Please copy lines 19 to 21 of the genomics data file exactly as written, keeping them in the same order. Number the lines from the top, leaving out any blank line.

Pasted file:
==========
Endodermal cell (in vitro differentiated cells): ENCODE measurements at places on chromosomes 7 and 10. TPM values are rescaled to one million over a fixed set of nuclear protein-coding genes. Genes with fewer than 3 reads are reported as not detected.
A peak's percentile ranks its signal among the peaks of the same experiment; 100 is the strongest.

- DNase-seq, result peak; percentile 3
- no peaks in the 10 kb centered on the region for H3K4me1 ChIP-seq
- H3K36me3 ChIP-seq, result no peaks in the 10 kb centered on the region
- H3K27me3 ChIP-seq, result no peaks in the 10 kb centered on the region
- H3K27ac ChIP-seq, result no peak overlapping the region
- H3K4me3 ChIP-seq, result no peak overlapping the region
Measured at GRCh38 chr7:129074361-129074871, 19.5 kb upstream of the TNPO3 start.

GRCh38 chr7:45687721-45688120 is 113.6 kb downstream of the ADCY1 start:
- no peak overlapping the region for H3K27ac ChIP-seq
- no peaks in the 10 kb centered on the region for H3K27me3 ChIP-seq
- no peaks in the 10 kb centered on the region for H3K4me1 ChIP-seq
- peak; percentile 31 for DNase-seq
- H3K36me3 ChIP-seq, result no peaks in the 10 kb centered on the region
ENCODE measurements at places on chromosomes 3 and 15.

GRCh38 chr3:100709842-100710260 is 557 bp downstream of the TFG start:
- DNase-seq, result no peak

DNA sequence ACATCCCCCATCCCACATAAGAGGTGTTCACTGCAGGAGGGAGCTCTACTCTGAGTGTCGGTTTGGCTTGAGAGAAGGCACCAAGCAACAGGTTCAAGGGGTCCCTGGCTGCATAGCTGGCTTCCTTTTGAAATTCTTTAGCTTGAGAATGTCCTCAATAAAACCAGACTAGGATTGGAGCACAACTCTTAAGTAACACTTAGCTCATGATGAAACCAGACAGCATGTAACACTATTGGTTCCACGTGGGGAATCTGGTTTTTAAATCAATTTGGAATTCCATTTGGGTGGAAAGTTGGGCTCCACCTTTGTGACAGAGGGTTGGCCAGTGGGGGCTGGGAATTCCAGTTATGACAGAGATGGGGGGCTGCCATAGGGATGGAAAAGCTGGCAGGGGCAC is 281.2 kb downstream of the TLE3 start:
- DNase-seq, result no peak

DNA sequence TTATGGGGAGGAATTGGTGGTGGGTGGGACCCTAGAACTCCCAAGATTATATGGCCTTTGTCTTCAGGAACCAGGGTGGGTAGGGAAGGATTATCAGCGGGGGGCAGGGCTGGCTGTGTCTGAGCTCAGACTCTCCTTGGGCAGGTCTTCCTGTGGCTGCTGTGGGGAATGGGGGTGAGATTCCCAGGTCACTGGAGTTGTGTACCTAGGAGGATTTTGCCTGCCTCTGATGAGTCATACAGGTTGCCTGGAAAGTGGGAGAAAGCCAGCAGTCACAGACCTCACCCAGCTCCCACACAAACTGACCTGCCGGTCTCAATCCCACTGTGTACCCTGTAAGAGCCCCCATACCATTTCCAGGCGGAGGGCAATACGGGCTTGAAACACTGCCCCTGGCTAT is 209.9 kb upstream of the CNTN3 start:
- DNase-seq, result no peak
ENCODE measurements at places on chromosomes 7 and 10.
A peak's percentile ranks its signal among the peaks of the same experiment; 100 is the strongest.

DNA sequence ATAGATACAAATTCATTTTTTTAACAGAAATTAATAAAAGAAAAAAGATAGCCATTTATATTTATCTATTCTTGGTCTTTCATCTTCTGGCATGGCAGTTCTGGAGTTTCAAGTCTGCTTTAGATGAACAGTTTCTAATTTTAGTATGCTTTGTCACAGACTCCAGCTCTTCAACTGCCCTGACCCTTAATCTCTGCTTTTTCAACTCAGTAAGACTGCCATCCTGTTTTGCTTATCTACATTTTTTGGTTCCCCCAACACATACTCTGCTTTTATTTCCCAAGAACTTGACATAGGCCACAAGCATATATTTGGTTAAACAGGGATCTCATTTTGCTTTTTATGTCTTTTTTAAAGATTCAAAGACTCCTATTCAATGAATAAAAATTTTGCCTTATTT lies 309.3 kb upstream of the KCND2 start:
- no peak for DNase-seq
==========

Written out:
DNA sequence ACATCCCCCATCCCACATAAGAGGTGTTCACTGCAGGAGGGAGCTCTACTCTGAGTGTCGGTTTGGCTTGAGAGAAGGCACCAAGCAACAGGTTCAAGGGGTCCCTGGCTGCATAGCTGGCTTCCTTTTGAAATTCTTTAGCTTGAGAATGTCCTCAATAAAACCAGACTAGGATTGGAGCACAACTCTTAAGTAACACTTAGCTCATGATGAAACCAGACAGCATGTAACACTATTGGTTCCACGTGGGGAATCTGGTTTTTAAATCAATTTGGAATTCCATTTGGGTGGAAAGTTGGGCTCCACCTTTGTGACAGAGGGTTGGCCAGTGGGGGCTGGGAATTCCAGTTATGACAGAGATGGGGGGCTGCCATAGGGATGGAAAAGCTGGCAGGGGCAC is 281.2 kb downstream of the TLE3 start:
- DNase-seq, result no peak

DNA sequence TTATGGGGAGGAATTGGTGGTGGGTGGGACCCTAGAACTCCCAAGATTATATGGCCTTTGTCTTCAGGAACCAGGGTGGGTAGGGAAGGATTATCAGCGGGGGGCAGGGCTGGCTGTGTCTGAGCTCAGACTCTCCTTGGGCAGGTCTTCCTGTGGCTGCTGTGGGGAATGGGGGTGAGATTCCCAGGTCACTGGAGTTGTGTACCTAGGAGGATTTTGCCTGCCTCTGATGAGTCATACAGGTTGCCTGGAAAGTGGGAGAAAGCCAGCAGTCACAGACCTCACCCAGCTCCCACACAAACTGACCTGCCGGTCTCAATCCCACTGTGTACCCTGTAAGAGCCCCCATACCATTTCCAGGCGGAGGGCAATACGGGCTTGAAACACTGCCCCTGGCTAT is 209.9 kb upstream of the CNTN3 start: